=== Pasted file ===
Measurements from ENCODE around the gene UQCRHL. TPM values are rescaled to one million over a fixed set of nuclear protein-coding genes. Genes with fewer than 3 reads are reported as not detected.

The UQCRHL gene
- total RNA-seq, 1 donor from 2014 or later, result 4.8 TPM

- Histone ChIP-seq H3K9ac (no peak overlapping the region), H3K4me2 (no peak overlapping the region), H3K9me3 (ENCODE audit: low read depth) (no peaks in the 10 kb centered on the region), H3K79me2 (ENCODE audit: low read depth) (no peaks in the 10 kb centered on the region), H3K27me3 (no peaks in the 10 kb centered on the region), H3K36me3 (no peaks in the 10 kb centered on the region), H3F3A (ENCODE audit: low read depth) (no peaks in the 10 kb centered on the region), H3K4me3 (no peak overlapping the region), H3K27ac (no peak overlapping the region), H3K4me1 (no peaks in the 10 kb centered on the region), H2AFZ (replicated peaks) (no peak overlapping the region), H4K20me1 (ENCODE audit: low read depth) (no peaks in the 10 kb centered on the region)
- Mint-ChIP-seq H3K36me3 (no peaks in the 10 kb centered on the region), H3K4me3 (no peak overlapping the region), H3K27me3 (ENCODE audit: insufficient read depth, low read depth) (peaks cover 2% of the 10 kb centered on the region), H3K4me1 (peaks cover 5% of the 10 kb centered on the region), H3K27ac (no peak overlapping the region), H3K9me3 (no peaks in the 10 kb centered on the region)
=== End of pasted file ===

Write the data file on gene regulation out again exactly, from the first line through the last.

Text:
Measurements from ENCODE around the gene UQCRHL. TPM values are rescaled to one million over a fixed set of nuclear protein-coding genes. Genes with fewer than 3 reads are reported as not detected.

The UQCRHL gene
- total RNA-seq, 1 donor from 2014 or later, result 4.8 TPM

- Histone ChIP-seq H3K9ac (no peak overlapping the region), H3K4me2 (no peak overlapping the region), H3K9me3 (ENCODE audit: low read depth) (no peaks in the 10 kb centered on the region), H3K79me2 (ENCODE audit: low read depth) (no peaks in the 10 kb centered on the region), H3K27me3 (no peaks in the 10 kb centered on the region), H3K36me3 (no peaks in the 10 kb centered on the region), H3F3A (ENCODE audit: low read depth) (no peaks in the 10 kb centered on the region), H3K4me3 (no peak overlapping the region), H3K27ac (no peak overlapping the region), H3K4me1 (no peaks in the 10 kb centered on the region), H2AFZ (replicated peaks) (no peak overlapping the region), H4K20me1 (ENCODE audit: low read depth) (no peaks in the 10 kb centered on the region)
- Mint-ChIP-seq H3K36me3 (no peaks in the 10 kb centered on the region), H3K4me3 (no peak overlapping the region), H3K27me3 (ENCODE audit: insufficient read depth, low read depth) (peaks cover 2% of the 10 kb centered on the region), H3K4me1 (peaks cover 5% of the 10 kb centered on the region), H3K27ac (no peak overlapping the region), H3K9me3 (no peaks in the 10 kb centered on the region)